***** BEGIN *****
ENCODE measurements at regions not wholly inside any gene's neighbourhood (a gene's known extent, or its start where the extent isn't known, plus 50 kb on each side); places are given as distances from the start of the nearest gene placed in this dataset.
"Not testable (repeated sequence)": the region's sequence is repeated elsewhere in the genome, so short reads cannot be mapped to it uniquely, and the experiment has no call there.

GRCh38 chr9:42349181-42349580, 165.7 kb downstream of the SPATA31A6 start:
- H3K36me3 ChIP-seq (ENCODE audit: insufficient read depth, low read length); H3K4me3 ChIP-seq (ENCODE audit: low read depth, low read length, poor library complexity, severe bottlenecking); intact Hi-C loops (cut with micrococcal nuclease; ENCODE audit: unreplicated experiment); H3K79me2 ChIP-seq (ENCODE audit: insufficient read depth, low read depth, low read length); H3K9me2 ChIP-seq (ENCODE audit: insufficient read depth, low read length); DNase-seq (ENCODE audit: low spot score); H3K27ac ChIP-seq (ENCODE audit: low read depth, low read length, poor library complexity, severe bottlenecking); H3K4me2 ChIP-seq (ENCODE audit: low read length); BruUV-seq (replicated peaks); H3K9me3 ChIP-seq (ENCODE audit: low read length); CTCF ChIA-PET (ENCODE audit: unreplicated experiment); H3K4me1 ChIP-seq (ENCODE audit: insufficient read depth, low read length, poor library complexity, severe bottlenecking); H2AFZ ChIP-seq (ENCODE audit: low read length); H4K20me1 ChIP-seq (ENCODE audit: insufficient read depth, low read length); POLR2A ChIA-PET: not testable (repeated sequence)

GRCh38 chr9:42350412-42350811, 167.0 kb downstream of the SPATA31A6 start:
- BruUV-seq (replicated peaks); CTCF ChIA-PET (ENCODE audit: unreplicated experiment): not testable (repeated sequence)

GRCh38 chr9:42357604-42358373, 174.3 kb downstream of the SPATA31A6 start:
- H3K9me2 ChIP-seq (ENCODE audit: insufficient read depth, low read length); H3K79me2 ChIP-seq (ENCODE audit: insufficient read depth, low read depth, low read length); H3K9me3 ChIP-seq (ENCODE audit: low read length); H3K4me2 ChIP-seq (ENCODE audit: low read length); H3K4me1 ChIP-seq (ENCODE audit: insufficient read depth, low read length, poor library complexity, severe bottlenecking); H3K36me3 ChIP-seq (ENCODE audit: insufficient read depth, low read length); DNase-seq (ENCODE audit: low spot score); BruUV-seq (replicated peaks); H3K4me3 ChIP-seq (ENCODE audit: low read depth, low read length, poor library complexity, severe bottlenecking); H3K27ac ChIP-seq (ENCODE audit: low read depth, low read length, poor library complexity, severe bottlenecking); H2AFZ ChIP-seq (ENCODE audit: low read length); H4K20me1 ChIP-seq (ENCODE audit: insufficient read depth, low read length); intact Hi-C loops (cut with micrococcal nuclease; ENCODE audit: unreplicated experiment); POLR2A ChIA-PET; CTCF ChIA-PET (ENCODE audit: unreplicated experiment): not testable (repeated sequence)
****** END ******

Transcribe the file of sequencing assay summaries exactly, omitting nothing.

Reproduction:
ENCODE measurements at regions not wholly inside any gene's neighbourhood (a gene's known extent, or its start where the extent isn't known, plus 50 kb on each side); places are given as distances from the start of the nearest gene placed in this dataset.
"Not testable (repeated sequence)": the region's sequence is repeated elsewhere in the genome, so short reads cannot be mapped to it uniquely, and the experiment has no call there.

GRCh38 chr9:42349181-42349580, 165.7 kb downstream of the SPATA31A6 start:
- H3K36me3 ChIP-seq (ENCODE audit: insufficient read depth, low read length); H3K4me3 ChIP-seq (ENCODE audit: low read depth, low read length, poor library complexity, severe bottlenecking); intact Hi-C loops (cut with micrococcal nuclease; ENCODE audit: unreplicated experiment); H3K79me2 ChIP-seq (ENCODE audit: insufficient read depth, low read depth, low read length); H3K9me2 ChIP-seq (ENCODE audit: insufficient read depth, low read length); DNase-seq (ENCODE audit: low spot score); H3K27ac ChIP-seq (ENCODE audit: low read depth, low read length, poor library complexity, severe bottlenecking); H3K4me2 ChIP-seq (ENCODE audit: low read length); BruUV-seq (replicated peaks); H3K9me3 ChIP-seq (ENCODE audit: low read length); CTCF ChIA-PET (ENCODE audit: unreplicated experiment); H3K4me1 ChIP-seq (ENCODE audit: insufficient read depth, low read length, poor library complexity, severe bottlenecking); H2AFZ ChIP-seq (ENCODE audit: low read length); H4K20me1 ChIP-seq (ENCODE audit: insufficient read depth, low read length); POLR2A ChIA-PET: not testable (repeated sequence)

GRCh38 chr9:42350412-42350811, 167.0 kb downstream of the SPATA31A6 start:
- BruUV-seq (replicated peaks); CTCF ChIA-PET (ENCODE audit: unreplicated experiment): not testable (repeated sequence)

GRCh38 chr9:42357604-42358373, 174.3 kb downstream of the SPATA31A6 start:
- H3K9me2 ChIP-seq (ENCODE audit: insufficient read depth, low read length); H3K79me2 ChIP-seq (ENCODE audit: insufficient read depth, low read depth, low read length); H3K9me3 ChIP-seq (ENCODE audit: low read length); H3K4me2 ChIP-seq (ENCODE audit: low read length); H3K4me1 ChIP-seq (ENCODE audit: insufficient read depth, low read length, poor library complexity, severe bottlenecking); H3K36me3 ChIP-seq (ENCODE audit: insufficient read depth, low read length); DNase-seq (ENCODE audit: low spot score); BruUV-seq (replicated peaks); H3K4me3 ChIP-seq (ENCODE audit: low read depth, low read length, poor library complexity, severe bottlenecking); H3K27ac ChIP-seq (ENCODE audit: low read depth, low read length, poor library complexity, severe bottlenecking); H2AFZ ChIP-seq (ENCODE audit: low read length); H4K20me1 ChIP-seq (ENCODE audit: insufficient read depth, low read length); intact Hi-C loops (cut with micrococcal nuclease; ENCODE audit: unreplicated experiment); POLR2A ChIA-PET; CTCF ChIA-PET (ENCODE audit: unreplicated experiment): not testable (repeated sequence)